Authentic Lessons for 21st Century Learning

Water We Going to Do?

Floodplains and Watershed Management

K20 Center, Quentin Biddy, Brandi Williams | Published: November 18th, 2022 by K20 Center

  • Grade Level Grade Level 6th, 7th, 8th
  • Subject Subject
  • Course Course
  • Time Frame Time Frame 2-3 class period(s)
  • Duration More 150 minutes


In this lesson, students will explore how water behaves on various substrates (ground surfaces), what occurs during a flood, and the causes of flash floods. This lesson concluded with students designing and testing various floodplain models intended to mitigate the effects of flash floods. Acknowledgement: This lesson was written through a partnership with the Oklahoma Floodplain Management Association division of the Oklahoma Water Resource Board.

Essential Question(s)

What can scientists do to understand the factors involved in flash floods and how can the effects from flash floods be mitigated?



Students view an EAS (Emergency Alert System) flash flood warning and/or flash flood video clip and utilize a KWL chart to organize what they know about flash floods.


Students use clay models and graph paper to investigate watersheds and explore how water behaves in a general watershed. Students also investigate how water behaves on various substrates.


Students participate in collaborative group discussion to summarize the findings from the watershed and substrate experiment.


Students investigate specific watersheds containing different substrates and how these would relate to flash floods.


Students design and create a community watershed model to represent an "ideal" community design to mitigate flooding. Students also create a presentation showcasing their model addressing flash flooding using the theme "Turn Around Don’t Drown."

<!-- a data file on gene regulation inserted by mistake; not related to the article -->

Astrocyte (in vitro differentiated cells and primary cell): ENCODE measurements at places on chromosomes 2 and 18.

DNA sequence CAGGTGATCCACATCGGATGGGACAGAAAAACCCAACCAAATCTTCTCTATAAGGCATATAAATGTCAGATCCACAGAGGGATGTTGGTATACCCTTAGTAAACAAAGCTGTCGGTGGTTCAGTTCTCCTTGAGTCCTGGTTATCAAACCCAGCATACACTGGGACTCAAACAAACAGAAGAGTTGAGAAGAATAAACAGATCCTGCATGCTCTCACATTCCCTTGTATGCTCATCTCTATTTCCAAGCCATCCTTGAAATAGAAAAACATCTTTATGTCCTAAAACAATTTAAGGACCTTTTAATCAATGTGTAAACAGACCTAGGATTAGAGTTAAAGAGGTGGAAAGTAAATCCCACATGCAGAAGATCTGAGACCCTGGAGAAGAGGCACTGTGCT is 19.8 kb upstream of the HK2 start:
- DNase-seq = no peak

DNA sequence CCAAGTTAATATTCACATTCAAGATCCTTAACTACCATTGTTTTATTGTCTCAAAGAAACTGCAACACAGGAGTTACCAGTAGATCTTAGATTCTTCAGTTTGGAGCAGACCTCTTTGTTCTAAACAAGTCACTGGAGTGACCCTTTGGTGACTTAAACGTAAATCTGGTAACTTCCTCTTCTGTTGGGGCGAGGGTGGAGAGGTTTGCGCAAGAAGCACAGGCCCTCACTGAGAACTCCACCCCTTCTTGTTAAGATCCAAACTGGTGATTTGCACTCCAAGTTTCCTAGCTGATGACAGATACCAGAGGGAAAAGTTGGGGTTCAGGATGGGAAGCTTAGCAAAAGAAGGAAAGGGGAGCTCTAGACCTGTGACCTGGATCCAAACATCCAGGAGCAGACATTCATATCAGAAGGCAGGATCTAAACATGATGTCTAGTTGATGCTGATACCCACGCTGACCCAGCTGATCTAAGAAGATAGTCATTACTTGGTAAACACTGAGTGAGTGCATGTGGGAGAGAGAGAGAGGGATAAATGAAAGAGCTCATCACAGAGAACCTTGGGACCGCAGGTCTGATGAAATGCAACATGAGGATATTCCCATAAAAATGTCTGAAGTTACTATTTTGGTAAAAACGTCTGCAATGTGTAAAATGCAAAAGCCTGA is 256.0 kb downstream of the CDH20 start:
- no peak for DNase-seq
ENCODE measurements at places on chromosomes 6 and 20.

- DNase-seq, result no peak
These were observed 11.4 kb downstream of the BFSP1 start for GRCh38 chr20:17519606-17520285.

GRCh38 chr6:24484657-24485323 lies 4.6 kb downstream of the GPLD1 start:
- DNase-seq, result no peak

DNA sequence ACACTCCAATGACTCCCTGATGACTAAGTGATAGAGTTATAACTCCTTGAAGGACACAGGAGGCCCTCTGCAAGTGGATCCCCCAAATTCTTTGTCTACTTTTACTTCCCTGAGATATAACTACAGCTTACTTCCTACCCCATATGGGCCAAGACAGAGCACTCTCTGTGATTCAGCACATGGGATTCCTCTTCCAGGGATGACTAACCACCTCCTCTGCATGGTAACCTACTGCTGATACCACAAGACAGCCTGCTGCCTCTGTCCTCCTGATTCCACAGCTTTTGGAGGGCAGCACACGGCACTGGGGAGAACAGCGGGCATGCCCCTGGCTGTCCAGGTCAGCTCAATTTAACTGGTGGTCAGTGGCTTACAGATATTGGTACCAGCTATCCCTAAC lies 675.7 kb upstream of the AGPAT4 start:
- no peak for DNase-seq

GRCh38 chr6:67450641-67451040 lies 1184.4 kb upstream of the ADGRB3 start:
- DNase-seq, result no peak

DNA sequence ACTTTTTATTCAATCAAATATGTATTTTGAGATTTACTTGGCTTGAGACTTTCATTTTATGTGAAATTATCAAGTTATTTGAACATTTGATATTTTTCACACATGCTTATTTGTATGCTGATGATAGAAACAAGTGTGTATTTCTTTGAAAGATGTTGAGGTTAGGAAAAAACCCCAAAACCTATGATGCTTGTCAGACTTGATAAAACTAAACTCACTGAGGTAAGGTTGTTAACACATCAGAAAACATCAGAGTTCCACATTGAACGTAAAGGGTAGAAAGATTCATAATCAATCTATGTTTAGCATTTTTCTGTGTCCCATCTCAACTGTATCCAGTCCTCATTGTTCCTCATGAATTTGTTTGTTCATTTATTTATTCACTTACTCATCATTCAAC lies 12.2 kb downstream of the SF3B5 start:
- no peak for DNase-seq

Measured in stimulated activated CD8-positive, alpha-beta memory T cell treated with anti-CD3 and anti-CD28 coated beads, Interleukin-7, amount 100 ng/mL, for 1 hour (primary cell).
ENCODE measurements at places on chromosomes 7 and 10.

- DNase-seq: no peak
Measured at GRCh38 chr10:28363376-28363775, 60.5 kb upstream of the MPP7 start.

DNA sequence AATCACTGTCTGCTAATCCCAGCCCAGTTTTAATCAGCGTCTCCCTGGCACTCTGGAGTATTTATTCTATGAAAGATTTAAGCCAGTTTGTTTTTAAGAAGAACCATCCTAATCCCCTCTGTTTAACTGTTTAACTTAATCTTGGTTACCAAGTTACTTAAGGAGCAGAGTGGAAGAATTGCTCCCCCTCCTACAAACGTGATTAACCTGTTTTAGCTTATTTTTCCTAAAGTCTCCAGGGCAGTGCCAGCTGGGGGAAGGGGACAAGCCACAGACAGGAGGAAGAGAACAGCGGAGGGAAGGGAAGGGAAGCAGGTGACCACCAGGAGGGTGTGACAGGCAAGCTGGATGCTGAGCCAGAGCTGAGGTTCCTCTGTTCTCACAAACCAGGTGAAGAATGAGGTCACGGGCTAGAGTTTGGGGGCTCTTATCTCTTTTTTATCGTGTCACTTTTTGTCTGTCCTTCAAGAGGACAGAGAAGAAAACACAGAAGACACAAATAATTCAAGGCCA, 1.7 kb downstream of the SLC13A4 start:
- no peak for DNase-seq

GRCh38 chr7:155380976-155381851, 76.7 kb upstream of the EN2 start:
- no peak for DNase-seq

Begin by playing the flash flood warning for the students.

Provide the students with the KWL chart (See K20 Tools Sheet). Have the students fill out the first two columns of the chart with information that they currently know (K) and information they would like to know (W) concerning floods and floodplains.

Sample KWL Chart


Investigation #1

Begin by providing each student group a ball of modeling clay atop a sheet of wax paper or paper plate. Direct the students to create an island using the modeling clay. The island should not be flat - it should have hills or peaks and valleys.

Provide each student group with an eyedropper and a container of water. Direct the students to drop water on different locations on their island and observe the path of the water as it runs off of the island. (Note: If the water pools in one location, direct students to add more water to the pool until it runs off.)

Next, give each group of students a spool of blue string and a pair of scissors. The blue string will represent the island’s streams. Direct students to push the blue string into the clay at the locations where the water runs off the island. Finally, direct each group of students to outline the boundaries of the watershed areas with the green or red string.

Have students do a Gallery Walk. Ask students to walk around the room and make observations of the other groups’ watershed model noting similarities and differences.

Sample Clay Watershed Model

Investigation #2

Give each group of students a copy of the Hydrology Data sheet to record their data (attached to end of lesson).